Thomas_LloydIf serving as the president of GU Pride, running for Georgetown University Student Association president and the “Utraque Unum” campaign has taught me one thing, it is that students at Georgetown love to disagree.

As a high school debate coach and an advocate, I enjoy getting the chance to expand and elevate discourse about the issues that matter the most to me. Unfortunately, I’ve also found that when Georgetown students disagree, we struggle to form a civil discourse. At best, our reasoned arguments fall on closed ears. At worst, our callous comments cut down those brave enough to act as vanguards. Either way, we lose out on the most valuable part of disagreement: getting an opportunity to rethink our values.

This is not a question of expression policy per se, but rather it is a question of how we value expression in our community. While we may not always realize it, the big mouths in our intro government classes and the “trolls” who aggressively comment on articles in The Hoya even when studying abroad or after graduation are actually adding something to our lives.

These passionate, while perhaps bored, students and alumni call us to re-examine the beliefs we hold complacently. Disagreement is a vibrant part of any intellectual community, and debate helps us to explore, redefine and reimagine our values and opinions. However, these benefits can only be felt if we concurrently foster a vibrant culture of respect for every Hoya.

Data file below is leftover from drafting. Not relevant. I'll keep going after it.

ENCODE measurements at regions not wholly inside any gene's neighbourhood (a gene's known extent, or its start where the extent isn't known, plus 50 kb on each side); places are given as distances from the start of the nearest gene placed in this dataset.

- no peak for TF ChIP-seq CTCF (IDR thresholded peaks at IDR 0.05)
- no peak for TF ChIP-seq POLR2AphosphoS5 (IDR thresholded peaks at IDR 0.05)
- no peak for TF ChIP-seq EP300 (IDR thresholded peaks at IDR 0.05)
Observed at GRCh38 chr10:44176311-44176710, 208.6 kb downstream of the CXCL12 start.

In my years at Georgetown, I’ve experienced firsthand not just official barriers to expression, but also community backlash for often the most asinine reasons. I’ve mentioned the hostile responses that followed my suggestion that the Student-Athlete Advisory Committee “You Can Play” video — which I praised and expressed thanks for — could have used more recognizable LGBTQ community leaders. The same thing happened again this semester when I posted photos of Vice President for Student Affairs Todd Olson in an ’80s wig in the weeks after finishing my GUSA campaign.

Some students were offended on behalf of administrators (spoiler Alert: the admins who did talk to me thought it was hilarious). In the same notes in which they bemoaned putting lipstick on well-treated administrators, they also profanely offered twisted opinions about allyship or my past advocacy work. With that same disagreement in their heart, they’d tear down the designs of one fellow student that were painstakingly hung by another. I knew that some people would find the images objectionable, but I hoped that they would explore why these images were worse than, say, any other political cartoon. Instead, I learned that some students would rather attack an image and its creators; rather than engage them and the feelings they stirred.

Twisted approaches to disagreement have obvious ramifications beyond the reactions to images of President DeGioia donning (admittedly too much) eye shadow; they can poison even basic interactions. Powerful collaborations and events that I’ve worked on have been threatened because of a belief that if two sets of people disagree on a certain overarching idea, then they cannot learn anything from one another. Our Georgetown community itself is allowed to remain fractured.